Telemedicine lagging in Mass.

Backers say legislation needed to set doctor payments


CARSON DOMEY, a 15-year-old from Bellingham with Crohn’s disease, tallied up the number of doctor’s appointments he’s gone to and presented a rough total to lawmakers: more than 250.

 Those appointments, Carson told the Financial Services Committee on Tuesday, resulted in “excessive” time out of school, forced him to miss “typical teenage activities” like sports and social events, and exposed him to germs while he was on medication that suppressed his immune system.

He estimated that more than half of those appointments could have taken place through telemedicine, in which doctors use telecommunications technology to diagnose, treat or otherwise interact with a patient.

“I was fortunate enough in 2016 to pilot telemedicine with my doctor,” Carson said. “I quickly realized from this personal and convenient delivery of care method that telemedicine afforded me more time in my day and caused less stress.”

Rep. Michael Soter, a Bellingham Republican, called Carson an “unbelievable young man” and said legislation to expand telemedicine “means so much to him.”

“The time has come that this has to happen, and I’m hoping that this will be the session that it does happen,” Soter said.

The committee’s hearing on telemedicine bills comes more than a year after House-Senate negotiations on sweeping health care legislation collapsed, leaving telemedicine reforms, financial support for community hospitals, pharmaceutical pricing controls, and more atop the list of unfinished business for the 2017-2018 legislative session.

Sen. James Welch, the lead Senate conferee on last session’s health care bill and now the co-chair of the Financial Services Committee, said after the hearing that he sees broad agreement that advancing telemedicine policies is “long overdue,” but that “some of the technical components and the financial components” need to be ironed out.

“The use of technology to make their lives easier is something that people are now used to, and I think they’re expecting those sames types of services and that same type of access in their health care — obviously only when it’s appropriate, there’s only certain types of visits or certain types of assessments that can be done through telehealth,” Welch, a West Springfield Democrat, said. “When you think about all the potential cost savings that go along with it, I think we as a commonwealth really need to focus on advancing something this session — not only advancing it, but completing it this session.”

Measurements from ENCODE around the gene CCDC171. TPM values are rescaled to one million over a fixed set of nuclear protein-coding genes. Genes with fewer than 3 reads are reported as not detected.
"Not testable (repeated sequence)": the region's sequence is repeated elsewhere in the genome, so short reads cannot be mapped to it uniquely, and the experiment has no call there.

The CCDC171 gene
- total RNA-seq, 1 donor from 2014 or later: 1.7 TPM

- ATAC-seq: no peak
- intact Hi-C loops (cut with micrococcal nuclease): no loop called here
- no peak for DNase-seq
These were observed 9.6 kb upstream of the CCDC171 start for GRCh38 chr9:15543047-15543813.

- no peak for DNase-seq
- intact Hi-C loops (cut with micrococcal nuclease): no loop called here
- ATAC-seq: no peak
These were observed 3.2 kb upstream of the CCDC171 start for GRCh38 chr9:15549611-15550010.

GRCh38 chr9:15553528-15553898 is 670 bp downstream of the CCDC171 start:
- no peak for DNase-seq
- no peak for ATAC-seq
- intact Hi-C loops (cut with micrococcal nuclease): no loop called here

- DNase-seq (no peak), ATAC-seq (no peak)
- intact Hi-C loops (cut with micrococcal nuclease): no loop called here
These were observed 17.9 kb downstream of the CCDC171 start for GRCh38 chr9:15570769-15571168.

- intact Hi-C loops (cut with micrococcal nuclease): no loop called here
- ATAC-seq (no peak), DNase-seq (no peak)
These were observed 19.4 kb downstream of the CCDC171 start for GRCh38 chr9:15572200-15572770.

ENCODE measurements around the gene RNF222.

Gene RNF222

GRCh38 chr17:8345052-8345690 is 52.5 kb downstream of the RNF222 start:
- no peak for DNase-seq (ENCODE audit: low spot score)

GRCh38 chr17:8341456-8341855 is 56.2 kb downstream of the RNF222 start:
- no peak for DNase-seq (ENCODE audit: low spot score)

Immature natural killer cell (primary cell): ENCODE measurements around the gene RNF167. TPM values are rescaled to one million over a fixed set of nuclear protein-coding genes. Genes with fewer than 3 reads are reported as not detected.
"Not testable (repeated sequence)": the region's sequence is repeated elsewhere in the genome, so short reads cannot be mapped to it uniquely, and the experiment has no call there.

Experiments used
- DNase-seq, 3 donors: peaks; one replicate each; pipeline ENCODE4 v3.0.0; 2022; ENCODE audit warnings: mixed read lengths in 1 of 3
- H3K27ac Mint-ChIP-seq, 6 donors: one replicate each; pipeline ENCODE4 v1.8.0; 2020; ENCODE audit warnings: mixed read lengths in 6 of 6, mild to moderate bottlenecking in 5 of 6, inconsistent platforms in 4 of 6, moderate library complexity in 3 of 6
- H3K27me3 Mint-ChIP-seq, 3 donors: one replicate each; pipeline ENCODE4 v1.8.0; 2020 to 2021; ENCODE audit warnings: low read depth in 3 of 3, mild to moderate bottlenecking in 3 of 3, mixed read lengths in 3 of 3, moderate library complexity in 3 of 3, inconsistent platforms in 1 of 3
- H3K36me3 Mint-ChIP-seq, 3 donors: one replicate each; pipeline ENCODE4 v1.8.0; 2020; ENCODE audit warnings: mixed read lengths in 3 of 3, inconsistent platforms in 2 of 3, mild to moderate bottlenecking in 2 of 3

Senate President Emerita Harriette Chandler said many Massachusetts providers use telemedicine already, but there’s “no regulatory infrastructure” for insurance coverage, creating financial and logistical challenges. She said telemedicine can be “really essential” for people who otherwise might not be able to access in-person services.

“I’ve carried a bill like this for some 10 years,” Chandler, a Worcester Democrat, said. “We had an opportunity 10 years ago to be the first to deal with and regulate telemedicine, and now we are among the last states to do this.”

Sarah Chiaramida of the Massachusetts Association of Health Plans pointed to a March 2019 report by the nonprofit FAIR Health, which collects and manages health insurance claims data. She said the report showed that Massachusetts already has one of the highest telemedicine utilization rates.

Referencing traffic congestion that can make driving into Boston difficult, Dr. Craig Best said he pictures “a world where doctors spend some of their time working at home, and patients are not forced to come into Boston for highly specialized care.” [Photo: Sam Doran/SHNS]

Chairamida said MAHP supports telemedicine as a potential cost-saving alternative, but opposes language that would require all forms of telemedicine be reimbursed at the same rate as in-person visits, preferring to leave reimbursement decisions to be negotiated as part of a contract between a provider and health plan.

“We strongly oppose any requirement that an in-person rate be utilized for all forms of telemedicine regardless of their form,” she said. “Provision of health care through telemedicine is intended to create efficiencies and cost savings and increase access, and a lot of these new forms are not necessarily the functional equivalent of a face-to-face visit.”

Dr. Craig Best, an obstetrician and gynecologist who serves as president and CEO of the Tufts Medical Center Physicians Organization, said insurance coverage for telemedicine can be “inconsistent and inadequate.” As a manager of doctors, he said he “cannot expect my physicians to open up their clinic schedules and see patients via telemedicine visits without providing coverage for their time, for their services rendered.”

“Insurances will not cover these services unless provided the necessary legislative guidance from you, and providers will not offer these services unless they are covered like face-to-face visits,” he told the committee.

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Katie Lannan

State House News Service
Aside from expanding access to specialists and offering care in a way that fits more easily with patient schedules, Best said telemedicine could also play a role in alleviating the traffic that gridlocks greater Boston.

“Our highways are congested, and it’s hard to get into the city, and we speak of our concern for the environment,” he said. “I can imagine a world where doctors spend some of their time working at home, and patients are not forced to come into Boston for highly specialized care.”